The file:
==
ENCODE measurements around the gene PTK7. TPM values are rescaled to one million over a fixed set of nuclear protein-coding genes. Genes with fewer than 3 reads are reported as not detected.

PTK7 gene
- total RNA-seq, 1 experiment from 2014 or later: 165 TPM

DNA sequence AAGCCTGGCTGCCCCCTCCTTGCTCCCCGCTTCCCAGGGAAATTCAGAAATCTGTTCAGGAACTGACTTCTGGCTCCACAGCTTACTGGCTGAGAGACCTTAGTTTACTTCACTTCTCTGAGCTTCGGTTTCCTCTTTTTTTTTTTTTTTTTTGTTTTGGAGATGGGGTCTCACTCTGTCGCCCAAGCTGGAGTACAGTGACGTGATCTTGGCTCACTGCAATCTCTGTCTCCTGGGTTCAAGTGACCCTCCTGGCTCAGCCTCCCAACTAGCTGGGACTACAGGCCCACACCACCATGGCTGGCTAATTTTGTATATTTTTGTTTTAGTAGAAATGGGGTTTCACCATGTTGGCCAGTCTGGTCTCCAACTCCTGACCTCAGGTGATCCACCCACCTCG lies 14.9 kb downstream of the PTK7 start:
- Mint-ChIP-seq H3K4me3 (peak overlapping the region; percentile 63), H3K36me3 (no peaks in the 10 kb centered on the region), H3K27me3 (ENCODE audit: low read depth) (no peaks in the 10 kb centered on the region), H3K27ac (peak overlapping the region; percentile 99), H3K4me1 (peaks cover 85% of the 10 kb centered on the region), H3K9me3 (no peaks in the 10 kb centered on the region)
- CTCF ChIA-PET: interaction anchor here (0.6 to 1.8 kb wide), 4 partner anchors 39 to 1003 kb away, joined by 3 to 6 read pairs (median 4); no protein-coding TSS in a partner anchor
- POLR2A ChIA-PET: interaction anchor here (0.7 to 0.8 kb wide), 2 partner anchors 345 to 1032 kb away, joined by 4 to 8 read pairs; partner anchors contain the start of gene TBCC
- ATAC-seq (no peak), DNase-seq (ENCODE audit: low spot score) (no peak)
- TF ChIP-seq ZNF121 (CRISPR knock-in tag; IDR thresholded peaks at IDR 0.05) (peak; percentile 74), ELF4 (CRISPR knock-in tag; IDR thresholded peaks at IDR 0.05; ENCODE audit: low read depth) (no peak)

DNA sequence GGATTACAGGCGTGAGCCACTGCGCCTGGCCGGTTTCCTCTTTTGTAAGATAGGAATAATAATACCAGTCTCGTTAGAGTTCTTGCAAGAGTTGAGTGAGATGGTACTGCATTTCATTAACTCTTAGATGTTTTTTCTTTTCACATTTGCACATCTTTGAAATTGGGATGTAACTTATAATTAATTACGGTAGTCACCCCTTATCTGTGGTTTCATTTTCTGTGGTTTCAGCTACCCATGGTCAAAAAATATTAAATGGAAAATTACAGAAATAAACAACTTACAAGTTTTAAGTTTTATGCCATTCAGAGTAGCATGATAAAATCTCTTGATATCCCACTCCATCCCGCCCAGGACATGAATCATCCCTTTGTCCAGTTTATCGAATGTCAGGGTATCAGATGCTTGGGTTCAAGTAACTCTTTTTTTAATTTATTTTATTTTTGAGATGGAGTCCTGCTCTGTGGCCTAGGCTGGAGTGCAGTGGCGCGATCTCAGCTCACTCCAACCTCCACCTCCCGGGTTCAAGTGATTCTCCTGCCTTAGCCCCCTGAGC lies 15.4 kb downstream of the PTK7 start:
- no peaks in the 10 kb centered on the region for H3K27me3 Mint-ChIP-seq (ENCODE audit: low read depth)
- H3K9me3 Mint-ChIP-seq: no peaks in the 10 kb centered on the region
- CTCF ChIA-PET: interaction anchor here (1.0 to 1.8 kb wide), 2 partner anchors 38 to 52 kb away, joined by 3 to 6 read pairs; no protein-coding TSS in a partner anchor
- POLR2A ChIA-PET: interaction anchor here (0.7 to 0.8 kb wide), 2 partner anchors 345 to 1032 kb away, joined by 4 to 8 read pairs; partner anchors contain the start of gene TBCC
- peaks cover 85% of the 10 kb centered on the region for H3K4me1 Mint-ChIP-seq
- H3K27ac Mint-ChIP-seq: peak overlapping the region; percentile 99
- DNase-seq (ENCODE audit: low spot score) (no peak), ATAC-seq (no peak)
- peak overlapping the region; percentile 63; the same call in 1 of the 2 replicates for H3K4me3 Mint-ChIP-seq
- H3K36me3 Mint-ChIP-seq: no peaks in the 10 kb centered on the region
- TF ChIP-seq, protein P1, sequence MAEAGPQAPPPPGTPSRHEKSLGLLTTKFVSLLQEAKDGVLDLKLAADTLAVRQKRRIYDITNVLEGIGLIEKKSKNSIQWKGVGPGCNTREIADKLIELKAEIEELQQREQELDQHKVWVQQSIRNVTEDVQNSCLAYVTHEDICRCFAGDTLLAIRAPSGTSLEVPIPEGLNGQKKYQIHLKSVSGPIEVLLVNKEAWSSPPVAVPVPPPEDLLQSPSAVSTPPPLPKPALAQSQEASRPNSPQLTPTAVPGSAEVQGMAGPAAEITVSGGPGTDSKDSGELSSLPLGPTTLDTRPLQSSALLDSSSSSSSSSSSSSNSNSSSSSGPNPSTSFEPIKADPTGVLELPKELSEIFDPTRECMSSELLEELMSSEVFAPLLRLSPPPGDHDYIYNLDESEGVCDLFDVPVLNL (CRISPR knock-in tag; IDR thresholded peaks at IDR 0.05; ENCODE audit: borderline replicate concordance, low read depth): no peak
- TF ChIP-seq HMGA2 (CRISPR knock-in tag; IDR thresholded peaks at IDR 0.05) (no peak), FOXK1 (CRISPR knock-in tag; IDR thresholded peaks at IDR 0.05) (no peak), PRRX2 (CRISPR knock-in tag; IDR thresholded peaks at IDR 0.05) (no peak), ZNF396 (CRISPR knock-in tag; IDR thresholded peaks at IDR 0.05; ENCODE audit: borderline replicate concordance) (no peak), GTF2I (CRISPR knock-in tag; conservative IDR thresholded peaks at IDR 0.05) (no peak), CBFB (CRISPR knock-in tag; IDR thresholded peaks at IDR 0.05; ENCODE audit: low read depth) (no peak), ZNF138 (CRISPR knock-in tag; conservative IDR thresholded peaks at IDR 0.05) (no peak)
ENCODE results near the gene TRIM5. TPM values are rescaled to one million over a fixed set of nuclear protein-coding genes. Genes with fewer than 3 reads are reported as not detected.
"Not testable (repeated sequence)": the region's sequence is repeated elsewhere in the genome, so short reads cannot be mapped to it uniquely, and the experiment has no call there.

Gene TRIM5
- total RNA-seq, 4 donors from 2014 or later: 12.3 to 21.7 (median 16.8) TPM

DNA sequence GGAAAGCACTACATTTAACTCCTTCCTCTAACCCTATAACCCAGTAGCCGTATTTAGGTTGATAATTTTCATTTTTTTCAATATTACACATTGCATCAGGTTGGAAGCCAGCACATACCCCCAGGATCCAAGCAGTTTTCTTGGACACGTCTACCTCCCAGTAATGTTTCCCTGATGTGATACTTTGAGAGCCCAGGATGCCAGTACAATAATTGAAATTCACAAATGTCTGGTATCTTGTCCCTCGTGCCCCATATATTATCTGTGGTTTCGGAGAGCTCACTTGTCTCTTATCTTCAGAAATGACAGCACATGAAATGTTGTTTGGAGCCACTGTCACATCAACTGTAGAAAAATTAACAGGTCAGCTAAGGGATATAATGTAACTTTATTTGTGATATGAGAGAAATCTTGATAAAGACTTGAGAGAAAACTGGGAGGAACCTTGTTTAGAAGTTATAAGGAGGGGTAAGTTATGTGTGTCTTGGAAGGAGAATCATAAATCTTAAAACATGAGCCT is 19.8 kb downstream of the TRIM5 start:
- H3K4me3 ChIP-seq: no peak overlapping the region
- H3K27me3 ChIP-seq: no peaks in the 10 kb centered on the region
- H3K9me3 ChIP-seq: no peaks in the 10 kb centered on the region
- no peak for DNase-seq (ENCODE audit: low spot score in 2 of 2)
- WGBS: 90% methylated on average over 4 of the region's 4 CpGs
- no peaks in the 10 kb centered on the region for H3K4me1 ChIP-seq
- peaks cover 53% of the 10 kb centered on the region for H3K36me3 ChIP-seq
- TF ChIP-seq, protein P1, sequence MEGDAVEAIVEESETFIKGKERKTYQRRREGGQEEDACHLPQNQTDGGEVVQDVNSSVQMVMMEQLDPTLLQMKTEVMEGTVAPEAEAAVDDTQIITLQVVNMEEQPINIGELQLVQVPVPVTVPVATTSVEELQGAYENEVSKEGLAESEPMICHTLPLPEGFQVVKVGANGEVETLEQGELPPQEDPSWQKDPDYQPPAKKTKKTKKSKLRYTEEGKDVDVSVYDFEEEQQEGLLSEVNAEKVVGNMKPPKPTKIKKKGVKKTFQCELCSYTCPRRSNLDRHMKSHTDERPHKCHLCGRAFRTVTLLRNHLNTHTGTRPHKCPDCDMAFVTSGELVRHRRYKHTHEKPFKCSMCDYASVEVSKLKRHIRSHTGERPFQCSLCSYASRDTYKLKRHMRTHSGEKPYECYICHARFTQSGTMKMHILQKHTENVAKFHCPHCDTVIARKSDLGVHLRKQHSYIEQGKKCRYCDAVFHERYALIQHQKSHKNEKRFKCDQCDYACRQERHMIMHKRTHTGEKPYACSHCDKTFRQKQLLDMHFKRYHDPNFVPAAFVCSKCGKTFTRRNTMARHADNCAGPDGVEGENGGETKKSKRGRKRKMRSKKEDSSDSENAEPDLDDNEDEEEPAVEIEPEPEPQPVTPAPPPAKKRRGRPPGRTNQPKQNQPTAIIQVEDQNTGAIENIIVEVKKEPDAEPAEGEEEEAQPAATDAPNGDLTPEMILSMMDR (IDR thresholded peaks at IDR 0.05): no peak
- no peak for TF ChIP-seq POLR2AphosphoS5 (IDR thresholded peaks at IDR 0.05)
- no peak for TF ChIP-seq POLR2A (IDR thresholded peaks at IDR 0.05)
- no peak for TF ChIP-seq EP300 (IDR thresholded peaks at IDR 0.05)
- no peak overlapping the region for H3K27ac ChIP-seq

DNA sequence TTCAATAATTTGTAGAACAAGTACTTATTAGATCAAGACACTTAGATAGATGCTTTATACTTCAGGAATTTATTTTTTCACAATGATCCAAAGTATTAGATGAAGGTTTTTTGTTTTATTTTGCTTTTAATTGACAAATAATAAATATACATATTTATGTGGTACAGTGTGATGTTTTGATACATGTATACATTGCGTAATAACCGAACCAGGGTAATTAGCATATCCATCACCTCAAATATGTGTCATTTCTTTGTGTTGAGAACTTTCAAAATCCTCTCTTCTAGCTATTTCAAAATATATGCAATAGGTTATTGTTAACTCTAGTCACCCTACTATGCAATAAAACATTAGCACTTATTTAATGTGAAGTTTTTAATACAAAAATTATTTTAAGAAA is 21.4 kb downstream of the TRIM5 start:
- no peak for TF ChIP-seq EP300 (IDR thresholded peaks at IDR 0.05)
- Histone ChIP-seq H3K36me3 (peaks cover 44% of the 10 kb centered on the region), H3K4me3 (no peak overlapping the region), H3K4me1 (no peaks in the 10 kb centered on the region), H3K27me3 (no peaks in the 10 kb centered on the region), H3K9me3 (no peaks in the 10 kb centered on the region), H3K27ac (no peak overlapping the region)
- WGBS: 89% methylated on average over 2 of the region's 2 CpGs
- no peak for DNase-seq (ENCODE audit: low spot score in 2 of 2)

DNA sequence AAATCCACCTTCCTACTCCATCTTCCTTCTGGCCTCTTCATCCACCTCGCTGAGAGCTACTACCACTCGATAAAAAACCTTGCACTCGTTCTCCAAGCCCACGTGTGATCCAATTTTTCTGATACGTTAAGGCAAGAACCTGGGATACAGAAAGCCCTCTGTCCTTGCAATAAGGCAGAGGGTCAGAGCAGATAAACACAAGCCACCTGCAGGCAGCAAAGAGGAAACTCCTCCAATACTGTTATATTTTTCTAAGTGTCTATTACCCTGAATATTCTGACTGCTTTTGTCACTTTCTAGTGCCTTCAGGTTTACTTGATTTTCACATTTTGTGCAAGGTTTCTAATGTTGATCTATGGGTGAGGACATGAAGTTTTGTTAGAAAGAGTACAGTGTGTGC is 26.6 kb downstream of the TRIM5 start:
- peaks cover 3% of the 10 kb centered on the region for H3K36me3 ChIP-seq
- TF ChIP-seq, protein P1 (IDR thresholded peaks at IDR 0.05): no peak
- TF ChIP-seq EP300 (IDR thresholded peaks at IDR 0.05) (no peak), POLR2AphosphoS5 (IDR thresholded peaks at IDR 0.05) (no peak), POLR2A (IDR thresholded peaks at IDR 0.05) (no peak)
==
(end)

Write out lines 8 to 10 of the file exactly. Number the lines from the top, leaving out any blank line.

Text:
- ATAC-seq (no peak), DNase-seq (ENCODE audit: low spot score) (no peak)
- TF ChIP-seq ZNF121 (CRISPR knock-in tag; IDR thresholded peaks at IDR 0.05) (peak; percentile 74), ELF4 (CRISPR knock-in tag; IDR thresholded peaks at IDR 0.05; ENCODE audit: low read depth) (no peak)

DNA sequence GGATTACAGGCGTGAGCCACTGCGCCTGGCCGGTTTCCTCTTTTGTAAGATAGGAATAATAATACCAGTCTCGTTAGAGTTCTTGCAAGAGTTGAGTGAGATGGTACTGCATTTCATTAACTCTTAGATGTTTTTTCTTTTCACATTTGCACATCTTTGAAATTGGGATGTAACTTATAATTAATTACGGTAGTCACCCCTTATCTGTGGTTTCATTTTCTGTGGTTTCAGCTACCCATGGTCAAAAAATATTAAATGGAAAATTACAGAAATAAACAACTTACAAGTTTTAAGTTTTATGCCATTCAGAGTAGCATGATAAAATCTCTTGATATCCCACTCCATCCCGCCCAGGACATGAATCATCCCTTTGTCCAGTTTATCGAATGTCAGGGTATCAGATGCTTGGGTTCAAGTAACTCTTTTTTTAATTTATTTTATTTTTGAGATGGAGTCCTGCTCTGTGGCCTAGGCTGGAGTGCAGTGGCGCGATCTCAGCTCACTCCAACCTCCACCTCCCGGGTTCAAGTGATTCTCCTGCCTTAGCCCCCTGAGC lies 15.4 kb downstream of the PTK7 start: